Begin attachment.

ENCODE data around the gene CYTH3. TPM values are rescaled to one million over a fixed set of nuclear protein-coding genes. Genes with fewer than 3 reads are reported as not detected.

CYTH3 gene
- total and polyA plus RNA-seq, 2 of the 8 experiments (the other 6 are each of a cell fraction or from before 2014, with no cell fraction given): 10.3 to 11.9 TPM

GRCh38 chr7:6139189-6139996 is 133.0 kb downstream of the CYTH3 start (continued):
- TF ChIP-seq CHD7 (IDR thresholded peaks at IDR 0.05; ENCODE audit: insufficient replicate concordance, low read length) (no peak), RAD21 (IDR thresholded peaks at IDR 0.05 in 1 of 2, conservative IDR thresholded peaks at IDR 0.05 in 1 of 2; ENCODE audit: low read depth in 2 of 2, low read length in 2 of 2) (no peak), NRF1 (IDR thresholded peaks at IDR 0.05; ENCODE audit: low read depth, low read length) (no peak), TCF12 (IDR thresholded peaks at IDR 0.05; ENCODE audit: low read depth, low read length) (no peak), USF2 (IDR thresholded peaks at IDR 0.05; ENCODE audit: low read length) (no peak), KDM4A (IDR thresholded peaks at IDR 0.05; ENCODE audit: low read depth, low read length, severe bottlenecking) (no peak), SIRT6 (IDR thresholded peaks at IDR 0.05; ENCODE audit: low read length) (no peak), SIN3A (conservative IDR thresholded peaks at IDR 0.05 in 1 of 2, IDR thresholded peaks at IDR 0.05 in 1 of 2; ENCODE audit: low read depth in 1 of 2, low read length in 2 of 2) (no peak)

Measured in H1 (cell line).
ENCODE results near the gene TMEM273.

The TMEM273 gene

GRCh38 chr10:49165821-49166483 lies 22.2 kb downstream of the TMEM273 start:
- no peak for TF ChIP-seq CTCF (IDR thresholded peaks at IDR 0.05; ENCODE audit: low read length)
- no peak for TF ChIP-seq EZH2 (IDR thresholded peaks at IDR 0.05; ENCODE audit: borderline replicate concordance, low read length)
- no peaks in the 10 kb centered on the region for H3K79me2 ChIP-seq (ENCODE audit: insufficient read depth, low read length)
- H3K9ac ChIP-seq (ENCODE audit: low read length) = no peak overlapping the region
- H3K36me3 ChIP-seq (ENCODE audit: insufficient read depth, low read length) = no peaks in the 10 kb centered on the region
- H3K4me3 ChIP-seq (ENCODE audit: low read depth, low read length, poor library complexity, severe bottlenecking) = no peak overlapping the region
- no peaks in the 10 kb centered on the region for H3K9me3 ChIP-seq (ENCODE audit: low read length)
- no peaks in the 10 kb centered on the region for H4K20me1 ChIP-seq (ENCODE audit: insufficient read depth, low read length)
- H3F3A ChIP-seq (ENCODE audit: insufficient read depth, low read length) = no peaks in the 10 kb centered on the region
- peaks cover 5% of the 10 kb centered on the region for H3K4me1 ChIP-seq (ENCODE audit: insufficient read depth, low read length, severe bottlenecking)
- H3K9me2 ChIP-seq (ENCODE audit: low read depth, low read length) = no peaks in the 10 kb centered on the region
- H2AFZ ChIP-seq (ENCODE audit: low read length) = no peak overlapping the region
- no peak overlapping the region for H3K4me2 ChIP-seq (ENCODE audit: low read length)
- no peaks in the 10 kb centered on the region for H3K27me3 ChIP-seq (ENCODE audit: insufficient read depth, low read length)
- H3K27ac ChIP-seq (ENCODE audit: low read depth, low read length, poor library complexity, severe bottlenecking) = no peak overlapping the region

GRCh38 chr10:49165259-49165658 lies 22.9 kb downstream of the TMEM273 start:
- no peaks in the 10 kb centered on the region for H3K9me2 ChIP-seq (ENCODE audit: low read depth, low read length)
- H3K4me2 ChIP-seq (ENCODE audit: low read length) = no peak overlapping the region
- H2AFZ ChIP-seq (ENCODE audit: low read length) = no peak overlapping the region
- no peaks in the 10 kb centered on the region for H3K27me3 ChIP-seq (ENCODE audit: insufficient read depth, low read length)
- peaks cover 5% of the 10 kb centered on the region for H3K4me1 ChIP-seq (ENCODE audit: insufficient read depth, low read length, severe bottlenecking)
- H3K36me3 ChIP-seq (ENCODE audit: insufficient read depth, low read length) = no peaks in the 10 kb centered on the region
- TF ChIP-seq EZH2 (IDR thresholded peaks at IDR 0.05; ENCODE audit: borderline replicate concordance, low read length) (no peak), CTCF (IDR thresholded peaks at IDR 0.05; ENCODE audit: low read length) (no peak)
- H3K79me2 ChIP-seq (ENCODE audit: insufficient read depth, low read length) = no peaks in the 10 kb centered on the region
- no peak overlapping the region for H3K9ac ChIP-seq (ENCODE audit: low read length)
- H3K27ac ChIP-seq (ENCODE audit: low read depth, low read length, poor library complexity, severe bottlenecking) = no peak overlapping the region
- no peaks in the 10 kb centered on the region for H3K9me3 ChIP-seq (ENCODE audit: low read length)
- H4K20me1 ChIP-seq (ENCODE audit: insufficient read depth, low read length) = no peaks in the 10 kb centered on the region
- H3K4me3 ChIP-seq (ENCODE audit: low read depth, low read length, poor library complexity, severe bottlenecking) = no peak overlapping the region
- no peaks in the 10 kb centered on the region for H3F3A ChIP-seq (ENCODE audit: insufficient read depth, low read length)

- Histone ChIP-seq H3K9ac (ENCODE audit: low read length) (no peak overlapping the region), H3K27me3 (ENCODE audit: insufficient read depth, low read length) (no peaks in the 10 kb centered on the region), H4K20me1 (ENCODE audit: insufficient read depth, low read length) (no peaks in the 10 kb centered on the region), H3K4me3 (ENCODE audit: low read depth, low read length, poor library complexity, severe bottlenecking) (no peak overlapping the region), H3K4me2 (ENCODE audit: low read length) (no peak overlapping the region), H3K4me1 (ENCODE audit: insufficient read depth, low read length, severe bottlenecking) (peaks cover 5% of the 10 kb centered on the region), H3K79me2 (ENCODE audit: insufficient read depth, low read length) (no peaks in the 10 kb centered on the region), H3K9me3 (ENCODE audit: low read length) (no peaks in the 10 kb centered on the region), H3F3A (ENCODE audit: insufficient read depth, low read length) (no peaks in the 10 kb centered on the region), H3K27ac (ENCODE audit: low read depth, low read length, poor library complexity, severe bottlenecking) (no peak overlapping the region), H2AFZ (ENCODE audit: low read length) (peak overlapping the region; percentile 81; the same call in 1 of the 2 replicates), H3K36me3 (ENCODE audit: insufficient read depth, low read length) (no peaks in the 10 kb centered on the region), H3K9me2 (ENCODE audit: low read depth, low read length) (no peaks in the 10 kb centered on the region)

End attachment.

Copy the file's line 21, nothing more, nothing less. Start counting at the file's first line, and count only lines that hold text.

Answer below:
- H2AFZ ChIP-seq (ENCODE audit: low read length) = no peak overlapping the region